World Future Energy Summit 2011: Exploring Clean Power in a City Built on Oil


Photo: Brian Merchant

Paradoxes abound at the World Future Energy Summit, an annual conference held in the United Arab Emirates capital of Abu Dhabi. The summit draws heads of state, business leaders, and other influential figures to the tip of the Arabian peninsula to discuss global clean energy solutions to the ongoing climate crisis. The UAE is, of course, one of the largest oil exporters in the world, so it's both ironic and remarkable that such an event is held here -- a fact that few of the speakers fail to mention in their opening statements. And these leaders -- for what purpose have they flown across the world, to give speeches in the oil-rich capital of a tiny country in the desert?

To talk about clean energy, sure. To tout their nations' various achievements in the sector, indeed. To roundly call for more unified action on climate change, you betcha. But beyond that? Beyond the grandstanding, the admirable commitments, the lofty ambitions? As is so often the case with these kinds of conferences, it's rather hard to tell.

The opening ceremonies for WFES were held today, heralding speeches from UN Secretary General Ban Ki-moon, the president of Pakistan, Arif Ali Zardari, the Executive Secretary of the UN Framework Convention on Climate Change, Christiana Figueres, and the prime minister of Portugal, Jose Socrates. Each held forth on the dire need to address climate change ASAP, and emphasized that clean energy held the key to doing so.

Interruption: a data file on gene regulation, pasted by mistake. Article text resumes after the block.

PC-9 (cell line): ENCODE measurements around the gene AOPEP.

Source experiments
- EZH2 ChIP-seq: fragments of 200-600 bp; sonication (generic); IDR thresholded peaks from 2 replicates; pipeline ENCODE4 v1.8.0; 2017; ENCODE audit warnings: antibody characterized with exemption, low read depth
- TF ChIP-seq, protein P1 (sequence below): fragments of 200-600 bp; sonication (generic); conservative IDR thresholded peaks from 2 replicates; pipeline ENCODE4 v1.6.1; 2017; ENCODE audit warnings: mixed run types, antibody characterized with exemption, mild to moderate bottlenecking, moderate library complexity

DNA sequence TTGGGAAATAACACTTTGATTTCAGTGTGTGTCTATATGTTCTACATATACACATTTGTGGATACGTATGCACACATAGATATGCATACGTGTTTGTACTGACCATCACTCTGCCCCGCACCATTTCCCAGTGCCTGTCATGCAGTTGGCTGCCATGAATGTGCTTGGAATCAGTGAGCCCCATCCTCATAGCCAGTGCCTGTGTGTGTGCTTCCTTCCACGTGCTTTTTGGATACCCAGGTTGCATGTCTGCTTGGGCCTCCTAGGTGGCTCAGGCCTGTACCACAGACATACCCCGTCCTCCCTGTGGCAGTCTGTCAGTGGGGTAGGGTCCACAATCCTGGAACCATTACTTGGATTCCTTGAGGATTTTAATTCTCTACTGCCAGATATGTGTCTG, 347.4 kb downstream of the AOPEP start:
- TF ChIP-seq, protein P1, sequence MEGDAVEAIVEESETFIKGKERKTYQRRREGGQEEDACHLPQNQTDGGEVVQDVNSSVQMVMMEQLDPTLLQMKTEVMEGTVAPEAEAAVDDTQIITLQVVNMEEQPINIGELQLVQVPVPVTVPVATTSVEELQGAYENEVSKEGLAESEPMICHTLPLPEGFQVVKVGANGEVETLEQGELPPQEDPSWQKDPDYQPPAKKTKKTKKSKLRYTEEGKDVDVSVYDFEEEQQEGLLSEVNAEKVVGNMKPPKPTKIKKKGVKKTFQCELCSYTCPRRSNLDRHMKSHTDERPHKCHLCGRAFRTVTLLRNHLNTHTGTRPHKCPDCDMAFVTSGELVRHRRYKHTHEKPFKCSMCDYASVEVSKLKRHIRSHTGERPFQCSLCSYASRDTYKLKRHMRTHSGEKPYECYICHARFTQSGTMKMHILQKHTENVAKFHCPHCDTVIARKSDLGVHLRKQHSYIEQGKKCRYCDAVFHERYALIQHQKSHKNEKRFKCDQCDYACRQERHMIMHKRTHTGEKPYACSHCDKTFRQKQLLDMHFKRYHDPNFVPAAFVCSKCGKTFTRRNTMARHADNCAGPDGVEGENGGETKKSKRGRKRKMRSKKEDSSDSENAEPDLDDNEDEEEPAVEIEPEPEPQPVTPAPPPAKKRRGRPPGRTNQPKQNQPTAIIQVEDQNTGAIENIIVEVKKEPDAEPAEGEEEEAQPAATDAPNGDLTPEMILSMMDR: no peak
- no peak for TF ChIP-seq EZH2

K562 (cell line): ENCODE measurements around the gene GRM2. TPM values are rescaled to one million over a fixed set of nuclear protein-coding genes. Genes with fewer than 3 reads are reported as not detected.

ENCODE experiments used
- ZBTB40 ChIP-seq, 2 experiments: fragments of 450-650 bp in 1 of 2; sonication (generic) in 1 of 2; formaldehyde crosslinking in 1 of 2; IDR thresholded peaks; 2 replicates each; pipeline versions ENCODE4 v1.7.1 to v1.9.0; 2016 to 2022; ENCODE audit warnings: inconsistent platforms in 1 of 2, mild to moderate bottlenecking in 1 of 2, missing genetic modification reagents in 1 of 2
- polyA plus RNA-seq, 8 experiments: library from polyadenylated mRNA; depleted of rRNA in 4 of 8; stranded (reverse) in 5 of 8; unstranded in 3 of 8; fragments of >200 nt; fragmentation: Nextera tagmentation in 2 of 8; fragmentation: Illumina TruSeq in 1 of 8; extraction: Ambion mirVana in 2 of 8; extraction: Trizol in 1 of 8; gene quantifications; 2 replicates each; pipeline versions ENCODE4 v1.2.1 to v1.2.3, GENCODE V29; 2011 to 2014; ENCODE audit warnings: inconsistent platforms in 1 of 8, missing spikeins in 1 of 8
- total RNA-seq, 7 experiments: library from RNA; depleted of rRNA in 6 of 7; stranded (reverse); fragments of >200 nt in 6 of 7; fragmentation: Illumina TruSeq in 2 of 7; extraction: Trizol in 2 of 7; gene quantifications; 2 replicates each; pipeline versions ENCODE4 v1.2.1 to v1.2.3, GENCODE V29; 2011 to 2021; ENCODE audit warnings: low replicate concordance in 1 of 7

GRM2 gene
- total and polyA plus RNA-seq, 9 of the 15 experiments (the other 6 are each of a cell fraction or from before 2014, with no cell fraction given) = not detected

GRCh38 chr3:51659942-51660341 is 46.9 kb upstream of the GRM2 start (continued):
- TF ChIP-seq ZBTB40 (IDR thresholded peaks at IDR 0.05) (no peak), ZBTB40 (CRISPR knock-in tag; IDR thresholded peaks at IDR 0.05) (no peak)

Then they broke for lunch, and all the conference-goers -- European businessmen, Arab princes, international media, clean techies, and at least one confused American among them -- spilled into the Exhibition area to wander through the maze of renewable energy demos that must go on for half a mile.

It's a beguiling event, there's no doubt about that. And nothing exemplifies the nature of WFES better than Masdar City -- the cutting-edge clean energy city currently being built outside of Abu Dhabi. In many ways, it forms the symbolic heart of the summit; the ideal, emissions-free society that lays half-built in the desert. Of course, it's way behind schedule.

Which prompts the question: How much of this is a giant, shiny PR boondoggle? Could the UAE become a leader in renewables, just as it is in oil? Just how keen is the UAE to invest in clean energy? How much is anyone else?

One thing is refreshingly clear: The international community does not shy away from discussing climate change. And it does so in very frank, very real terms. It's a problem, and we need to solve it. Period. Even if there's an element of showboating in the heads of state trumpeting their proposed solutions, or glossing over various difficulties or uncertainties, nobody is wasting any time denying the scope of the threat. If climate policy discussions in the US were anything like this, we'd already be pumping out more solar panels than China.

So, over the next few days, I'll be poking around the summit -- and touring the intriguing Masdar City -- and attempting to make sense of the world's enigmatic relationship to clean energy. After all, there's a lot to be learned from a top tier clean energy forum in a city built on oil.

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